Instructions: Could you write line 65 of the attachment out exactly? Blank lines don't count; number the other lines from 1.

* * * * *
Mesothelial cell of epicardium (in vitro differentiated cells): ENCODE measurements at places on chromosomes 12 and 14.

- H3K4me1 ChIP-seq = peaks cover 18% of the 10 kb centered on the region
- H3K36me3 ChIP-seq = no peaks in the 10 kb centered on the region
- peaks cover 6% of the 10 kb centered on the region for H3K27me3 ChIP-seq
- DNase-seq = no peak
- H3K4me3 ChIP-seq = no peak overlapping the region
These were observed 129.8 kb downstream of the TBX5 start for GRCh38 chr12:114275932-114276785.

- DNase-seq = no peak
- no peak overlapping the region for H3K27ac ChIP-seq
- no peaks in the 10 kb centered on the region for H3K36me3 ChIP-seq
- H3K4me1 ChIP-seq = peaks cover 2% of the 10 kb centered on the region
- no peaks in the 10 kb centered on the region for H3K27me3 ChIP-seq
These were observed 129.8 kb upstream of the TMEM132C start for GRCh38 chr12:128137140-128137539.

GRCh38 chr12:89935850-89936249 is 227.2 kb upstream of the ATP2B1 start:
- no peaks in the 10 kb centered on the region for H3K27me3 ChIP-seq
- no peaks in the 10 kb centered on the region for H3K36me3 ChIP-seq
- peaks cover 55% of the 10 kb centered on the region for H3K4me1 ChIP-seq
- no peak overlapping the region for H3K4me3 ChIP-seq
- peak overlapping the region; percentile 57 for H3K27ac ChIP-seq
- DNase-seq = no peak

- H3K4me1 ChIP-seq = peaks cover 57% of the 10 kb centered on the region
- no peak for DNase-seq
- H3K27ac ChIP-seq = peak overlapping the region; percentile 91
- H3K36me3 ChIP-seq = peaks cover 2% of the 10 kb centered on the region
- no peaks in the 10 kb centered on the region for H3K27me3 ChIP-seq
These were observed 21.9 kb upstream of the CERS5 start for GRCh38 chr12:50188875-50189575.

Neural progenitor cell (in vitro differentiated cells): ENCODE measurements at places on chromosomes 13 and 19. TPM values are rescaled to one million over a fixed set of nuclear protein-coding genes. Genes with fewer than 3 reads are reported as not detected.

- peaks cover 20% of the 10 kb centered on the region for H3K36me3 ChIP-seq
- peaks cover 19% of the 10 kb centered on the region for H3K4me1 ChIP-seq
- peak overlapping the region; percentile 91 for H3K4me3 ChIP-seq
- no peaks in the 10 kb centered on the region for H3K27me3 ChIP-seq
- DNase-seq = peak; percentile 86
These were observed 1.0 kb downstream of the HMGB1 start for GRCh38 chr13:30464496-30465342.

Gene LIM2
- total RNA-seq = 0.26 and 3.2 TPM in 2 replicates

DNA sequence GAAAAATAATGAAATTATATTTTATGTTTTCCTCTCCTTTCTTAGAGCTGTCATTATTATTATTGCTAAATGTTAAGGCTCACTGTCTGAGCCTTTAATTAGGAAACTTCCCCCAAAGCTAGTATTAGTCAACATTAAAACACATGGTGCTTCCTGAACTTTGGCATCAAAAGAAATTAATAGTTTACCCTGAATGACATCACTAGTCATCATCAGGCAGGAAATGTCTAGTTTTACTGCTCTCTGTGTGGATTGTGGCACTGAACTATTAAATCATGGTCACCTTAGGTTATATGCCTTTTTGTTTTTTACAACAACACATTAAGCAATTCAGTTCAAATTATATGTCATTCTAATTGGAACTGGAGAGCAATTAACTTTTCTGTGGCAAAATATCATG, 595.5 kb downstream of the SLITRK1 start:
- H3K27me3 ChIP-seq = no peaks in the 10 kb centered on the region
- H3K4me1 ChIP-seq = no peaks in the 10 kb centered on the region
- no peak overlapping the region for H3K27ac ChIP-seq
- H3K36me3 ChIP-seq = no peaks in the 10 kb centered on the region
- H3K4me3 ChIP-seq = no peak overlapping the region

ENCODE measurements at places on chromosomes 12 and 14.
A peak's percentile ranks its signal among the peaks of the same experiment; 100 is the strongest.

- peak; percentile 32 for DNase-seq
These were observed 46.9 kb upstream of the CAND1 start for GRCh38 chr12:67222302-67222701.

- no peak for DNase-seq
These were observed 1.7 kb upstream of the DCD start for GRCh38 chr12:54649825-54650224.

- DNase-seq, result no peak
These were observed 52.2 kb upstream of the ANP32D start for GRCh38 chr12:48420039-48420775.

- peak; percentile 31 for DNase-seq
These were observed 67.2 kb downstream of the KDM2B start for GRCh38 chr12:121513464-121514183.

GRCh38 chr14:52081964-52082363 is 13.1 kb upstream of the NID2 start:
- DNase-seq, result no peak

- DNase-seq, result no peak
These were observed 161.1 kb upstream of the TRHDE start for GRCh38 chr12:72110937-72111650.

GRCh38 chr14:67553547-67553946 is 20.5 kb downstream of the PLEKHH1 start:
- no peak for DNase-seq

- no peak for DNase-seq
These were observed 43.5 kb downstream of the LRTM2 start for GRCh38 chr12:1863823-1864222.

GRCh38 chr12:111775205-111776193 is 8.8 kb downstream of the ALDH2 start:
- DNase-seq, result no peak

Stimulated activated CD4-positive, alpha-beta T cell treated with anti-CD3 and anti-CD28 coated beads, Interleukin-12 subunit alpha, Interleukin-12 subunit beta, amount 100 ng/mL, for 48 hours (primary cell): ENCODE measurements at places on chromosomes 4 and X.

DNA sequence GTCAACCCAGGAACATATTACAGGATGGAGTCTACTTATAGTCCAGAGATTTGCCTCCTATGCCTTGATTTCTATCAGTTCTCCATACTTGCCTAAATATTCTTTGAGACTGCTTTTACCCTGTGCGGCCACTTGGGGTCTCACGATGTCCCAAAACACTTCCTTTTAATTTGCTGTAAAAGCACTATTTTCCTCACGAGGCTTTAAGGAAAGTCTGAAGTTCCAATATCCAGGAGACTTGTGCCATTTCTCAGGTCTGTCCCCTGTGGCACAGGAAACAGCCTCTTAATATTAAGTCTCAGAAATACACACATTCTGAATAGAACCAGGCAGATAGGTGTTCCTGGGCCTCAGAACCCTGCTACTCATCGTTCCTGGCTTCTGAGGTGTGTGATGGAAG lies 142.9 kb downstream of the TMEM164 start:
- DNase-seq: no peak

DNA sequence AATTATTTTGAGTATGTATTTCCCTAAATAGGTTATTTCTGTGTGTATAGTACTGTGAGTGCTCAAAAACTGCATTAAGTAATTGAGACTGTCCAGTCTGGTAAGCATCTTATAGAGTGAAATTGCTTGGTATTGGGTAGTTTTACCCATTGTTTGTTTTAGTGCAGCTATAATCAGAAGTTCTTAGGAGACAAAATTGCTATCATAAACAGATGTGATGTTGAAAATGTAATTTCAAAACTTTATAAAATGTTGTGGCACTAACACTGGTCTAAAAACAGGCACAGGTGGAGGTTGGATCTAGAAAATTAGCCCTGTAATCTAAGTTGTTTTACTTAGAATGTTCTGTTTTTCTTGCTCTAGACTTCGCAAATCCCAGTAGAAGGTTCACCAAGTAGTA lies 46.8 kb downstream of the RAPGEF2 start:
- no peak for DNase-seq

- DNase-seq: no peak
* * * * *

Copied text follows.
DNA sequence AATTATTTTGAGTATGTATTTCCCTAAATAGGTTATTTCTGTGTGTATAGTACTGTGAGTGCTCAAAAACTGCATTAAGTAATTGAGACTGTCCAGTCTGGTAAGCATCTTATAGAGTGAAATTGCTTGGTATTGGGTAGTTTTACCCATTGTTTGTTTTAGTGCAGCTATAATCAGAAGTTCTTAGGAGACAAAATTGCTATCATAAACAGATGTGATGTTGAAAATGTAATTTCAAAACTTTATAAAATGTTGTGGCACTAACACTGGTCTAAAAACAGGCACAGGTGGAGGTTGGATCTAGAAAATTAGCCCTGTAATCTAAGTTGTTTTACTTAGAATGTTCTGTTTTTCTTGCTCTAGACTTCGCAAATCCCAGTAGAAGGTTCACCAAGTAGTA lies 46.8 kb downstream of the RAPGEF2 start: